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Unlocked: Hey, Punks of Baltimore, this one’s for you; DRGN KING’s Dom Angelella shares his Baltimore Crush

Photo by Blake Gumprecht
Christine Cunnif, Lucy Stone, Ricardo Lagomasinos, Dominic Angelella | Photo by Blake Gumprecht

 

The sophomore album from DRGN KING, Baltimore Crush, feels personal. As an outsider, you’re immediately invited into this fuzzy psychedelic reality where suddenly there’s places and people who feel important. You know their behaviors, dreams, flaws and fears. That’s personal. This world comes from the strength of songwriting from frontman Dom Angelella, whose upbringing among the Baltimore DIY crowd comes out in this love letter of sorts to the scene. As a place where his self-discovery started to take shape, listeners gain a very real picture of what this scene means to those who were, are, and will be influencing/influenced by such a hotbed of creativity. This album thrashes in that convergence of ideas.  I hung out with Dom recently to ask him about the album, and he shared some insight into Moments Where Things Changed for him as well as fears and goals cultivated from the environment around him. Continue reading →

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Unlocked: The Key’s Review of DRGN King’s Baltimore Crush

Baltimore Crush artwork by Perry Shall | http://www.perryshall.com/
DRGN King’s Baltimore Crush | artwork by Perry Shall | http://www.perryshall.com/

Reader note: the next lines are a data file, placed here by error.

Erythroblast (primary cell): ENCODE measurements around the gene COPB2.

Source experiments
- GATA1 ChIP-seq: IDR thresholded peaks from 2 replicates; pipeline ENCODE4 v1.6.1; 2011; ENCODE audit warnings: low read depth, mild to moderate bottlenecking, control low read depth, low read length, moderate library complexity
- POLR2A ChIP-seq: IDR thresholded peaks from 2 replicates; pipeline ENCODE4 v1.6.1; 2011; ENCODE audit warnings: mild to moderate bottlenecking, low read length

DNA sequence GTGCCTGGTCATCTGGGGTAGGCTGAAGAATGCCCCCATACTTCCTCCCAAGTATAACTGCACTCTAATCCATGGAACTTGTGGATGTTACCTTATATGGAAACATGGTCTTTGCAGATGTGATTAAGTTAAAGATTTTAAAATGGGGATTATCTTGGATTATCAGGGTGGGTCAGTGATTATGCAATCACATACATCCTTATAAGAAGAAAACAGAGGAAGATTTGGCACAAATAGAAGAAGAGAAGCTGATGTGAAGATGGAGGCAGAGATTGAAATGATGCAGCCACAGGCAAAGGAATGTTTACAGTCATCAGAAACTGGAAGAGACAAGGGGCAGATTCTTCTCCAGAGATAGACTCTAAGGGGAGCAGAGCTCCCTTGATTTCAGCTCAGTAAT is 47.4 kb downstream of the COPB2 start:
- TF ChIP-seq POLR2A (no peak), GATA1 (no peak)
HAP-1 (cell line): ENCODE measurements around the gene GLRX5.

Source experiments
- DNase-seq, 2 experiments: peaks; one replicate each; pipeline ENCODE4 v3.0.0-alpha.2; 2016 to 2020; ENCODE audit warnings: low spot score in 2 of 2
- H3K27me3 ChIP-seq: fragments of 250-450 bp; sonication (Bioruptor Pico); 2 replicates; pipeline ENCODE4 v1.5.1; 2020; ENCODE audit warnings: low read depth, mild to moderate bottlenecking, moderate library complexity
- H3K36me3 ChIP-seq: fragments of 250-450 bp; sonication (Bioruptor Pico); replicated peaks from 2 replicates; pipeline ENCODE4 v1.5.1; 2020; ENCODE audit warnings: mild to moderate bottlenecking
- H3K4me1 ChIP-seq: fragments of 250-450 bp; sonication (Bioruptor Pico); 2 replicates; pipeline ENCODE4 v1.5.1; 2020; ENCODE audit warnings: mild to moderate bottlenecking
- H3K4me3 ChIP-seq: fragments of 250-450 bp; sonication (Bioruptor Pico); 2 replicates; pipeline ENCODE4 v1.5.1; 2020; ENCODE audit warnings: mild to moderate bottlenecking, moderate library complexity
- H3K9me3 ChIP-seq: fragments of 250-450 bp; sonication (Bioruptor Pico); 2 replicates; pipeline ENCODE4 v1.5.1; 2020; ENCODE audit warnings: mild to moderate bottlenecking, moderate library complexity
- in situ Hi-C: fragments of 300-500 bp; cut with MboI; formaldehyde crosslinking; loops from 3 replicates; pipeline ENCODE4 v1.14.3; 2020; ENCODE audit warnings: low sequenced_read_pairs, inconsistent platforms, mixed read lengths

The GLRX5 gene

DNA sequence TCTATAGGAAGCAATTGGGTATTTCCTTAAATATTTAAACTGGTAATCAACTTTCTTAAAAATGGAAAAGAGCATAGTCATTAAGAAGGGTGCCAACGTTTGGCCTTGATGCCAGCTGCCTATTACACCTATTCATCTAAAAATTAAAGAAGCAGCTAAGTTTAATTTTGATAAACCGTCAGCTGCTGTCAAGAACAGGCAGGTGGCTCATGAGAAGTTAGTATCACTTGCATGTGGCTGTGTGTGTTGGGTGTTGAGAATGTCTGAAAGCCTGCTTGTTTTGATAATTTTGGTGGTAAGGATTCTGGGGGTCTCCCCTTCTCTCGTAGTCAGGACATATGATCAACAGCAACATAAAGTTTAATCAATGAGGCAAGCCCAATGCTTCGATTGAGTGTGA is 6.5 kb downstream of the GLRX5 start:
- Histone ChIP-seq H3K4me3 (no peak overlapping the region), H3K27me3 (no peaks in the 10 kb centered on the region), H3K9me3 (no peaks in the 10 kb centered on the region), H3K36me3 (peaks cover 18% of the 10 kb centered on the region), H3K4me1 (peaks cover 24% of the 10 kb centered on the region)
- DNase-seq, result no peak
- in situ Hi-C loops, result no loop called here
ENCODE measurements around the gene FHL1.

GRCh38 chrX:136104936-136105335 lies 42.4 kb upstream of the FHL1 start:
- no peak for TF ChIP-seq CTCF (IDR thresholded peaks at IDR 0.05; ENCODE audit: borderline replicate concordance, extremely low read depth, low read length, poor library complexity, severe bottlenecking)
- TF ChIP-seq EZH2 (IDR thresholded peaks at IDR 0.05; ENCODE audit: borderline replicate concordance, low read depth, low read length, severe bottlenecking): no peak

“Do you remember we would go to church and play the pool shark?” trills Dom Angelella on “St. Tom’s,” the second track from DRGN King’s Baltimore Crush. This line is just one example of many that invites listeners into this fuzzy world of basement-moshers-with-guitars on the album, a follow-up to 2013’s Paragraph Nights.

Baltimore Crush isn’t just a shift from their debut LP; it’s a progression into a different branch of rock. Sure, the ten-track album still has touches of DRGN King’s signature electronic influences, but the driving forces on this effort come from thrash-worthy guitar solos counteracted by relaxed surf vibes, which in itself could be a description of the people the album’s written for; coasting along but screwing up big time in an attempt to mask unreached potential.

The percussion on “Solo Harp,” which the band played at the 2013 XPoNential Music Festival, has this intensity that personifies how important the rest of the album is, making it an interesting yet appropriate choice as the last track on the record. It hearkens back more familiarly to earlier work from DRGN King, but the song’s themes provide a fitting conclusion for this new album as well. Baltimore Crush is a spectacular collection of feelings about the common overwhelming pressure to break out and do something huge and what it’s like to watch people flounder along as they fail to meet those expectations.

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